Population wise, Vermont is the second least populous state after Wyoming. That means that your vote for National Office holders like Congressman or Senator really counts. As far as income rank, that 53k median mentioned above makes it the 28th most wealthy state – per capita.

By the way, if the fact that 53k for a family of four puts you in the middle of the income chart for the USA doesn’t scare the hell out of you and make you rethink what you think you know about economics, I think you should talk to your doctor about getting on some kind of pill.

– photo by Mitch Waxman

Burlington enjoys a hot summer version of a continental climate, with average temperature ranging between 20 degrees Fahrenheit in January to 72 degrees in July. They get outlier days, of course, but those are the averages as offered by the government meteorological types. Despite the northern latitude, they don’t seem to get as much snow as you’d imagine. An average of 37.5 inches of precipitation falls annually on Burlington. That’s around ten inches less than New York City gets these days, actually.

Politically speaking, Burlington is far to the left of New York City – it’s Bernie Sanders’ home base, after all. The City operates on 100% renewable power, solar panels are installed everywhere, there are generating windmills, the place is squeaky clean and mostly litter free.

– photo by Mitch Waxman

The answer is that yes, you could live here and have a pretty ok life, and obviously so if you’re in the upper income percentile over 53k per year. The median cost for a house in the City of Burlington is about 131k. The price of housing drops off the further away you go, of course. There are real steals available in farm country, and living fifty miles outside of the center doesn’t mean the same thing in Vermont that it does in NYC. In NYC and its exurbs, it can take you two hours to go 5 miles, even on the highways. An hour drive in Vermont can find you living in a vernal paradise of barely populated and quite aboriginal woodlands. The trick is finding a way to move there with the salary you’re earning in NYC.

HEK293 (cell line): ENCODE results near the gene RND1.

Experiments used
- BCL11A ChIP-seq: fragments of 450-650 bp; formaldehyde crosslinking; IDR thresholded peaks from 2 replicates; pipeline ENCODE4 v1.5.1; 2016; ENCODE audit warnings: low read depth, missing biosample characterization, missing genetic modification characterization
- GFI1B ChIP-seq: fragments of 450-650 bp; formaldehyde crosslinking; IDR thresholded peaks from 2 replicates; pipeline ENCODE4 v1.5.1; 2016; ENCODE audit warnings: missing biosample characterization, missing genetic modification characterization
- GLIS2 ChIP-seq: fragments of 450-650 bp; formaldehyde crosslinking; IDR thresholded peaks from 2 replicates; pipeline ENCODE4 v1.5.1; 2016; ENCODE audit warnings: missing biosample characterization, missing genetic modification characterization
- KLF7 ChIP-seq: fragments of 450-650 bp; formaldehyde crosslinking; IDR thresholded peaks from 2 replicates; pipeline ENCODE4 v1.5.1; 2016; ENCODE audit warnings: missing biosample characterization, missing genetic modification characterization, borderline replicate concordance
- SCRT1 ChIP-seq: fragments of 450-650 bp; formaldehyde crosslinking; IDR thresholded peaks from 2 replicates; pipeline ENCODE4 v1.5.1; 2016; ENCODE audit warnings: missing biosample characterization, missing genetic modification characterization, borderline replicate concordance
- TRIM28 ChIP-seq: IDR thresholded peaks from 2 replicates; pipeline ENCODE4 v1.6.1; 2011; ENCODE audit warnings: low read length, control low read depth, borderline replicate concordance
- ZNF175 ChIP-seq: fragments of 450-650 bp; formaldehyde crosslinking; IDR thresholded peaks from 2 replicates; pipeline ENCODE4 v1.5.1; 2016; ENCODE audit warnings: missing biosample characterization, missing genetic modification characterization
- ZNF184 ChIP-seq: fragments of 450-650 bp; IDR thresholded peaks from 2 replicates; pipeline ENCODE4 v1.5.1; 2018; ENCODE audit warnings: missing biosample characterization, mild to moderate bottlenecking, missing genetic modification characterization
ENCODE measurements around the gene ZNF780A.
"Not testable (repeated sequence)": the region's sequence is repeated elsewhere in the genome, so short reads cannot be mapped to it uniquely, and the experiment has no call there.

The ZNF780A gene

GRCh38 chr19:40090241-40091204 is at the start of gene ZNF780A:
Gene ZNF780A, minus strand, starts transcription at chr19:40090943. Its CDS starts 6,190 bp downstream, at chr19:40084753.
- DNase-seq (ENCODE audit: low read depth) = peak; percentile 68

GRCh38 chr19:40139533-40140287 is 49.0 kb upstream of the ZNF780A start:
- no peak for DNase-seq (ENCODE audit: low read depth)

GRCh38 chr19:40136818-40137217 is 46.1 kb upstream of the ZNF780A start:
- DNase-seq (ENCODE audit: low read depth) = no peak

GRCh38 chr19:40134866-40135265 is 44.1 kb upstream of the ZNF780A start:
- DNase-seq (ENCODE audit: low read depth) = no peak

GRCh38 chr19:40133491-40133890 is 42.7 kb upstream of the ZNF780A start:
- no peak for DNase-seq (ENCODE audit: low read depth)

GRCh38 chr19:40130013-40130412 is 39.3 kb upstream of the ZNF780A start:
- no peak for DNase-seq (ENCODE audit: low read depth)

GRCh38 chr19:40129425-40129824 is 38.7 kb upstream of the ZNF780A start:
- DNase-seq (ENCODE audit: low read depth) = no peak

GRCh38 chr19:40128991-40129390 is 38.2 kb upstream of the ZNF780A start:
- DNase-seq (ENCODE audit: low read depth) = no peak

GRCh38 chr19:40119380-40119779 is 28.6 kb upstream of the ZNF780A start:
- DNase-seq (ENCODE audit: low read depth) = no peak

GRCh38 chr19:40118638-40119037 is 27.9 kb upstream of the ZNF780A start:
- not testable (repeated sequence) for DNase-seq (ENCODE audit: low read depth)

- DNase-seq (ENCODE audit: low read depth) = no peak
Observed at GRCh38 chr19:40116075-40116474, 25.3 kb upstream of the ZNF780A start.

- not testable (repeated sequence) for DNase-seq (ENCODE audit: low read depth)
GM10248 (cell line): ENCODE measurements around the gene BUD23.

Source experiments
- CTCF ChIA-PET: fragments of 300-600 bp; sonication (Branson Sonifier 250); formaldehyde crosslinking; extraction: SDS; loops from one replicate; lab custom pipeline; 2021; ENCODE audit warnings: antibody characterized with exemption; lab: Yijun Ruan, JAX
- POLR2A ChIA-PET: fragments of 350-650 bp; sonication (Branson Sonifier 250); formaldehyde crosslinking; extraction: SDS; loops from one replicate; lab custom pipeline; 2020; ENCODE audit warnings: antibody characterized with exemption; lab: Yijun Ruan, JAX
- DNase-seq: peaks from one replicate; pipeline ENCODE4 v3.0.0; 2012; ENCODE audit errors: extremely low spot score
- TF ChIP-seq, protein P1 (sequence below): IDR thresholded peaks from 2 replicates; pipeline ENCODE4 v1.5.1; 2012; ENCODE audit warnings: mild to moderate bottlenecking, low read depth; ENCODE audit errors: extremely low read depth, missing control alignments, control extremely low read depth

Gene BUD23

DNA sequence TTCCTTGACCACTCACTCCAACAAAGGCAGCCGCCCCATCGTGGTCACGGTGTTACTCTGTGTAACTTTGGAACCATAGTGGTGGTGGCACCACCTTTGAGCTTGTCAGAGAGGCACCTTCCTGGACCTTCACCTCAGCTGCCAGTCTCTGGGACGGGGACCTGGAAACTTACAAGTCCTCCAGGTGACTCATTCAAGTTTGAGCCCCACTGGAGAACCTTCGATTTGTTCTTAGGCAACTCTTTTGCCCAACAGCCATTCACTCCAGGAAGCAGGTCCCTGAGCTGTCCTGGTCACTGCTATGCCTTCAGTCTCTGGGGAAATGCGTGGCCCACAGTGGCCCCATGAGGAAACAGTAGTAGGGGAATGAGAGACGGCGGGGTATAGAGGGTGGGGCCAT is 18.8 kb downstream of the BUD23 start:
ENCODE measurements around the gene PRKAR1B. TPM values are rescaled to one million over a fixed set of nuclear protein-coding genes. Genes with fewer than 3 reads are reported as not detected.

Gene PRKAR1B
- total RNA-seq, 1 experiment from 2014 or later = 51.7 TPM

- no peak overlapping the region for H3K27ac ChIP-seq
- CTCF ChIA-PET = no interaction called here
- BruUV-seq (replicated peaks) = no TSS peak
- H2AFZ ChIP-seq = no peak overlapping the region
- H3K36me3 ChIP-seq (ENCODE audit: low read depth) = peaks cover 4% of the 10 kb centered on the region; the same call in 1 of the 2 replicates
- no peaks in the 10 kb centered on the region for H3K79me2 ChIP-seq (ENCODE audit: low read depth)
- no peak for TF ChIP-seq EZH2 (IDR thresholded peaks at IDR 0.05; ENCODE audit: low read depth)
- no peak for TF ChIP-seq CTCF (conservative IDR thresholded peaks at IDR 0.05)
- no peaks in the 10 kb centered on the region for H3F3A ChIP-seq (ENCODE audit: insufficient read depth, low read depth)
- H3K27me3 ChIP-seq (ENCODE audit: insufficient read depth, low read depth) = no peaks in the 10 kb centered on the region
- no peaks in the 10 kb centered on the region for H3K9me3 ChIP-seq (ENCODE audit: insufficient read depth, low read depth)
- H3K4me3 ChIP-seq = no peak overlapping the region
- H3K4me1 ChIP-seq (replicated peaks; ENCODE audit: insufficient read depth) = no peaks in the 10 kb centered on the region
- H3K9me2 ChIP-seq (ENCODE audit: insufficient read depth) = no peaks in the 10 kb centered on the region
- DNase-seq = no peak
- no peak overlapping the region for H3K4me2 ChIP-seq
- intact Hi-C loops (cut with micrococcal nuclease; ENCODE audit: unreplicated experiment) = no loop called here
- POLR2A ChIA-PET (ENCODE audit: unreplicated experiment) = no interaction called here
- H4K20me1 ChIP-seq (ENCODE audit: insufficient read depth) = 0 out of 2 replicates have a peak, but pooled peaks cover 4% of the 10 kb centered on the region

Woof. Back next week with more pics and stories from Vermont. Vermont was, of course, just one of the places I’ve been to in September. It’s been a wild ride, lords and ladies.


“follow” me on Twitter- @newtownpentacle


Buy a book!

In the Shadows at Newtown Creek,” an 88 page softcover 8.5×11 magazine format photo book by Mitch Waxman, is now on sale at blurb.com for $30.

Written by Mitch Waxman

October 1, 2021 at 11:00 am

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supercilious and sneering

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Sunset at my beloved Creek, in today’s post.

– photo by Mitch Waxman

Around a week ago, my pal Gil Lopez was conducting a meeting of Newtown Creek Alliance’s Green Infrastructure Work Group over at the HarborLab location at the Vernon street end in LIC. Green Infrastructure, for those of you not in the loop, is a concept which seeks to use natural processes rather than mechanical ones (known as gray infrastructure) to handle issues such as flooding around waterways. Sometimes this “G.I.” manifests as bioswales, which are elaborately constructed tree pits that function as storm water retention tanks, in other cases it might mean using petroleum eating fungus organisms to clean up a brown field.